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The green IT agenda

Information Technology has planted itself firmly at the heart of all modern businesses and has become inseparable. From the moment you wake up, until the moment you go to sleep billions of transistors, sensors, control systems, software applications and business rules shape your day.

Gone are the days where a mechanic would diagnose a problem with your car by opening the car bonnet or hood to remove the distributor cap, or a bank manager would decide whether to grant a loan based on his or her local knowledge of an individual or their business.

These manual processes have all been replaced by automated systems running almost entirely in tiny wafers of silicon and germanium. Some would say for the better, some would say for the worse. It depends if you are sat waiting for a breakdown truck because you don't have a laptop with an RS232 interface cable and a copy of the engine management diagnostic software, or the ability to reason with a live human being who can see through the credit scoring, risk weighting and loan-to-value ratios sent through from head office.

The pessimist might argue that we have taken a step back, whilst the optimist might argue that we have made progress, but few would now want to be without the luxuries we have been afforded in the modern era such as mobile phones, satellite navigation, online banking, Internet shopping and the ability to carry around 40,000 MP3's and a blockbuster movie in a device no bigger than a pack of cards.

For some people the electronic, virtual world is far more “real” than the real world. Do you see yourself as “The immortal Dark Prince of Azeroth, raider of the Burning Legions”, or “Keith the Regional Accounts Director of Firetop Mountain” who gets anxious when his blackberry doesn't receive any emails for 20 minutes? Either way technology has become interwoven into our lives, even if you don't regard yourself as a geek.

The evolution of energy efficiency

Who would have thought ten years ago that energy efficiency and carbon reduction would be a big enough issue to justify the United Nations holding a conference about climate change?

Just as manufacturers were starting to attach “Energy Star” logos to flat screen monitors to persuade us to replace our old CRT versions with less power-hungry models, Intel engineers were busy developing a range of portable office heaters they would later name the “Pentium 4”.

Nobody had seemed to notice how much our power requirements for completing the same day to day tasks had gone up. During the 90's it was much cooler to have your own personal paper clip to ask you if you were writing a letter ever time you started a new document than to worry about polar bears, ice caps and the fact that we might all look like David Dickinson from Bargain Hunt by 2020.

So how did we get here? In 1993 the original Pentium processor consumed roughly 9 to 12 Watts of power, followed by the Pentium II in 1997 consuming roughly 16 to 43 Watts and in 1999 the Pentium III processor which ran between 16 and 42 Watts (Depending on processor speed and manufacturing process).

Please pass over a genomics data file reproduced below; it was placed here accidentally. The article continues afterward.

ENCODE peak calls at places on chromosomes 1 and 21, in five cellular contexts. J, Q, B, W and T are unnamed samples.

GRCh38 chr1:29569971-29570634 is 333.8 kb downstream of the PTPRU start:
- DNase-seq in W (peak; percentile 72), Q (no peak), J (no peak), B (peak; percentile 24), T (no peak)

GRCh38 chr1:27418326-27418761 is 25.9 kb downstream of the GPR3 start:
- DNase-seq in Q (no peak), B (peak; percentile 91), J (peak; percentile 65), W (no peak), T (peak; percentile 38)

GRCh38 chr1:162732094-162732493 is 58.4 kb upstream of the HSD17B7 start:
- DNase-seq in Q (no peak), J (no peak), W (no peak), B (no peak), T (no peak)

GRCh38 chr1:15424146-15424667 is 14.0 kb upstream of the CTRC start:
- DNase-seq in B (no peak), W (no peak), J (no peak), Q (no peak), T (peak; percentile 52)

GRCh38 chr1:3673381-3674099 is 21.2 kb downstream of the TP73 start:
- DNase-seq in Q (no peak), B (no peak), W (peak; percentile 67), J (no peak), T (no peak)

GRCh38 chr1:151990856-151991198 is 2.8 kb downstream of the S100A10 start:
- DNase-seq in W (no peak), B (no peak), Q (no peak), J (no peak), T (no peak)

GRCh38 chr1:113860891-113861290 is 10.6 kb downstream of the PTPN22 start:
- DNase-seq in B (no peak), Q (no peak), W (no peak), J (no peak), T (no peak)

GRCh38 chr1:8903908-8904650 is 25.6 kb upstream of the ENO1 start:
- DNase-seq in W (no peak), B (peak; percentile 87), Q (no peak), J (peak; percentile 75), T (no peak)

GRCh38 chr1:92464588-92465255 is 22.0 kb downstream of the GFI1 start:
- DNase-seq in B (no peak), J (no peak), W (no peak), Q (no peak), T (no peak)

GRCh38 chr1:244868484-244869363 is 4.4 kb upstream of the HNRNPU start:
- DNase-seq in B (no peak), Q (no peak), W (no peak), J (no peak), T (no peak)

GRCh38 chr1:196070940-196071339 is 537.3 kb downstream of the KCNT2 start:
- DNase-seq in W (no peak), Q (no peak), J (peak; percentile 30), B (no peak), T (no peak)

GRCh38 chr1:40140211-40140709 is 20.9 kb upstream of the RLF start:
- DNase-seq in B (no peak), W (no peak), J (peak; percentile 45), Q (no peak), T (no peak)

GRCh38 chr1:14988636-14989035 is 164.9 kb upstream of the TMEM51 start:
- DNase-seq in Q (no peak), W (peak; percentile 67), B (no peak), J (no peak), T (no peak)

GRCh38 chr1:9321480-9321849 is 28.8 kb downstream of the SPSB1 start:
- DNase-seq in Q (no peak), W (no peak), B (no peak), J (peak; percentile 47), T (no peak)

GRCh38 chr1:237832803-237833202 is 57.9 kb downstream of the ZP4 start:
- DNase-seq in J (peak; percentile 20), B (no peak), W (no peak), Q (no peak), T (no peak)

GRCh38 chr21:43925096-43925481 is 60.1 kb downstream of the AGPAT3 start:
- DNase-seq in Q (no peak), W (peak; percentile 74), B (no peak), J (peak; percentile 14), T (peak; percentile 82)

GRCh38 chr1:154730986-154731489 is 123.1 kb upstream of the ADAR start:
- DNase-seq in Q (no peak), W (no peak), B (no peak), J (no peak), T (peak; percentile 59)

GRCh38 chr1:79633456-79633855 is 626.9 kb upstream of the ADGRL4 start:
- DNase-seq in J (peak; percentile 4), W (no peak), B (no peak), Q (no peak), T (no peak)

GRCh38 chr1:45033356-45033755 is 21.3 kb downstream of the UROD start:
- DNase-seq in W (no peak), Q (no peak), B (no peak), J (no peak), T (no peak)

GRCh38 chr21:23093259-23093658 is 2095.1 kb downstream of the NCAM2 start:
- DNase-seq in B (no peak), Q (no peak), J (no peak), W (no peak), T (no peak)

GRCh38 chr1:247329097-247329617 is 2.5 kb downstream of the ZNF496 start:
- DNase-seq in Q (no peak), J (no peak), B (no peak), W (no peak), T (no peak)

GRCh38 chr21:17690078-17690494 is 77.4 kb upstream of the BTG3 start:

In 2000 and 2005 it all starts to go horribly wrong and we see the “Pentium 4” and the dual-core “Pentium 4 D” using up to 115 Watts and 130 Watts respectively.

Once you add on all of the other associated chips on the motherboard, graphics cards, network cards, sound cards, memory and hard-drives the situation starts to look really grim.

Based on this Pentium 4 model, each PC could be using up to 200 Watts of power, for up to 168 hours a week, which by modern figures would be creating roughly 992.41 Kg of carbon per year, and using 1747kWh of electricity per year, which in turn would cost £244.61 per year (assuming 14p per kWh and 568g carbon produced per kWh, as per UK L2 building regulations calculations).

In addition to this for every 3Watts of energy/heat produced and average air conditioning system will draw another 1Watt of electricity to remove it, giving us another 330kg of carbon and 582kWh of additional electricity at an additional cost of £81.53 per year.

What have we achieved so far

The good news is that we have the Intel Atom, the Via Nano, AMD's Cool-n-Quiet, Intel's SpeedStep and ACPI power management.

The mistakes made with Intel's “Netburst” architecture which left the door open for AMD's faster, more efficient processors a few years ago have led to improvements in multi-core processors, processor efficiency and power saving technologies which allow modern processors to turn off or power-down sections of the processor when not in use.

Just as Intel's “Netburst” architecture became the “Net-bust” architecture and was abandoned in 2008. “Moore's Law” the theory about cramming more and more components into the same space ran out of steam when atoms and electrons refused to be squashed any further. The IT industry had started to loose it's appetite for single-core processors that get increasingly hotter and power-hungry as speeds increase.

You could argue that the physical limits to how far you can push a single piece of silicon came to a dead-end roughly five years before people realised it was the wrong road to be taking anyway. Faster is sooo “last year”, out is the new up.

The carrot and the stick